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With three balls placed in a pyramid on a static ground and under the influence of gravity, how will the force of gravity be distributed? The balls have different radius and mass. The initial velocity is zero and all contact points are known. The goal is to calculate the acceleration and the new velocity for a small timestep so that the new positions do not cause intersections in previous contacts.

I'm trying to implement this for a custom 2D physics engine but I'm really struggling. It seemed so simple first but no matter how I try I can't get it right. Maybe it's a lot harder than it looks? This is of course just an example, I can have any setup and number of balls (but just balls for now). I'm not considering friction but if it's not that more complicated I would like to add that too. And rotation would be awesome of course! Anyway, I'm satisfied with some basic explanation on how to think about this and in particular with respect to Euler integration and generalized software algorithms.

An approximate solution is enough as long as it looks close to natural. Also, if contacts are broken as expected I will instead calculate new collisions in another way. What I'm looking for here is just how it works with multiple contacts when applying forces or gravity.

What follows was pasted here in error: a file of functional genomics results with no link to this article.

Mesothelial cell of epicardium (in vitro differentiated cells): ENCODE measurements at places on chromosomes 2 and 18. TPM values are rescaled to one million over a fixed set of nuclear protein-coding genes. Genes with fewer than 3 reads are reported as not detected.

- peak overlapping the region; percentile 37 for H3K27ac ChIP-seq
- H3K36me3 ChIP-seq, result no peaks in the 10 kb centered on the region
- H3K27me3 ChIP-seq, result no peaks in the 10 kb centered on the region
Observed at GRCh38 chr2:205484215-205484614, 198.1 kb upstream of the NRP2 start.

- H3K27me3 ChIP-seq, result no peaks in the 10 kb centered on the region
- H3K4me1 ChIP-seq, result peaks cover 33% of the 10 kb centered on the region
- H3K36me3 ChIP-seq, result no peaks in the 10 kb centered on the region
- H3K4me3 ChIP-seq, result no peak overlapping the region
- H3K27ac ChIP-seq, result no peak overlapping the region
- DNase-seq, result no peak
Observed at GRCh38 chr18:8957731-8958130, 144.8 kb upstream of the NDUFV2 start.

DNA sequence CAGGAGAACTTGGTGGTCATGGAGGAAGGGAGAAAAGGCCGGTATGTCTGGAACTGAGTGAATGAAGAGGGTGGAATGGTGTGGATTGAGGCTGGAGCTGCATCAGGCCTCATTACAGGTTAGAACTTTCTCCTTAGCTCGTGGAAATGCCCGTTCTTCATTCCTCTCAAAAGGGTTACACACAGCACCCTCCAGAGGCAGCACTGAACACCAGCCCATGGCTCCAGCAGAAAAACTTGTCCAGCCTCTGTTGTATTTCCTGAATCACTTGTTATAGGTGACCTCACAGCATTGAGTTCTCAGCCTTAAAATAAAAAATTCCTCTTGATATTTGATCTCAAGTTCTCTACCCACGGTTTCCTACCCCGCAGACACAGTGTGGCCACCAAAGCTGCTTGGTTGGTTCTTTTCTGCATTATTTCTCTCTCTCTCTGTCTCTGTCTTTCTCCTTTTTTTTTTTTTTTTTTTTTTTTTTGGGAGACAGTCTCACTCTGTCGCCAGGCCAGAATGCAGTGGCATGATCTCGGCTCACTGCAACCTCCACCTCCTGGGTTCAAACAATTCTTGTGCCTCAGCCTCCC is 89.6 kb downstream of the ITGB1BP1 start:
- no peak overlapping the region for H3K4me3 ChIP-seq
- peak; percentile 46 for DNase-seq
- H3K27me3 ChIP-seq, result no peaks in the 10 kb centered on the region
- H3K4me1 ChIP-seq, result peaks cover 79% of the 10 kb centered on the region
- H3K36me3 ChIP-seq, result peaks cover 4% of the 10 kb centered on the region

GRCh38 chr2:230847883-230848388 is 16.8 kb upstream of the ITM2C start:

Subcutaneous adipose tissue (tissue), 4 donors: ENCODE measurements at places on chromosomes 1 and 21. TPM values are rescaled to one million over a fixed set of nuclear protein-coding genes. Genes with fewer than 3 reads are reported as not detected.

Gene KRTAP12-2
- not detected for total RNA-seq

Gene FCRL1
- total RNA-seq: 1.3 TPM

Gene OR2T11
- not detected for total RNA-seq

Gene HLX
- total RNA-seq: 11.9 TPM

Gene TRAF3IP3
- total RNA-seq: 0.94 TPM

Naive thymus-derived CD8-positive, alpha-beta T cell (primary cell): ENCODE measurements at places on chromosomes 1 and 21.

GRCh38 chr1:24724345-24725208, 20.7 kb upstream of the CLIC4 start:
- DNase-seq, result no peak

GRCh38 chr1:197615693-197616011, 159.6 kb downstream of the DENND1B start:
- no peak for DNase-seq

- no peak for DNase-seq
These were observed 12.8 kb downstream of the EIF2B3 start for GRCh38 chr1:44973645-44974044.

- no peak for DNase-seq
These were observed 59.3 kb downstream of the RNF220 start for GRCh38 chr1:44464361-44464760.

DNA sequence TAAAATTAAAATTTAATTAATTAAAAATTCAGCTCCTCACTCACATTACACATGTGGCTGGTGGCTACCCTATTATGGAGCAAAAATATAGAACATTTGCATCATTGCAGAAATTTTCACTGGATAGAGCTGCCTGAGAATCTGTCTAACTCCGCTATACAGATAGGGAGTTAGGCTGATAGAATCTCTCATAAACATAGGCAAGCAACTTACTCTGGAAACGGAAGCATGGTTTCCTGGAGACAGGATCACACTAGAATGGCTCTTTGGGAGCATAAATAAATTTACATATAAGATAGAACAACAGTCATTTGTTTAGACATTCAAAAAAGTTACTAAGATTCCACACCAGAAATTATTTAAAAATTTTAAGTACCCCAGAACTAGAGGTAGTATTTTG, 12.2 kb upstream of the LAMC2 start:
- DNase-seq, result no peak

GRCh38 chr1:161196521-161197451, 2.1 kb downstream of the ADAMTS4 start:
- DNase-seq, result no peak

Note: When having multiple collisions, for instance one ball colliding with two balls at the exact same moment (perhaps unlikely) one can resort to calculate one collision at a time and get away with that pretty good. But when like in this case having a stack of balls pushing against each other in multiple contact points I guess it's not possible to calculate each contact separately anymore, or is it? Perhaps it's just a variant of the same problem? Or is there a better and quicker solution here that will produce an accurate result no matter the setup?

World

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  • $\begingroup$ Is there friction involved here? $\endgroup$ – ja72 Dec 13 '16 at 13:58
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I presume that you are working in 2D. When you have an algorithm for that it should not be difficult to extend it to 3D. So I shall call the shapes circles.

Your question is similar to Reaction forces in pyramid stacking of steel coils which I answered by claiming that the structure is statically indeterminate. The reactions between the rigid bodies cannot be found because there are not enough independent constraints. The elastic properties and deformations of the circles must be considered to obtain more constraints. The Direct Stiffness Method is an efficient way of doing this, and is particularly suitable for computer programming.

In your case the centres of the circles become the nodes of a truss, and the reactions between them are the compression forces in the struts between nodes. You will need to include 2 equal and opposite lateral forces to ensure that the structure is initially in equilibrium. When you have determined the static reactions between the circles you then remove the lateral forces and calculate how the circles respond to the unbalanced forces on them.

Making the contacts frictionless will avoid having to consider the rotational dynamics of the circles.

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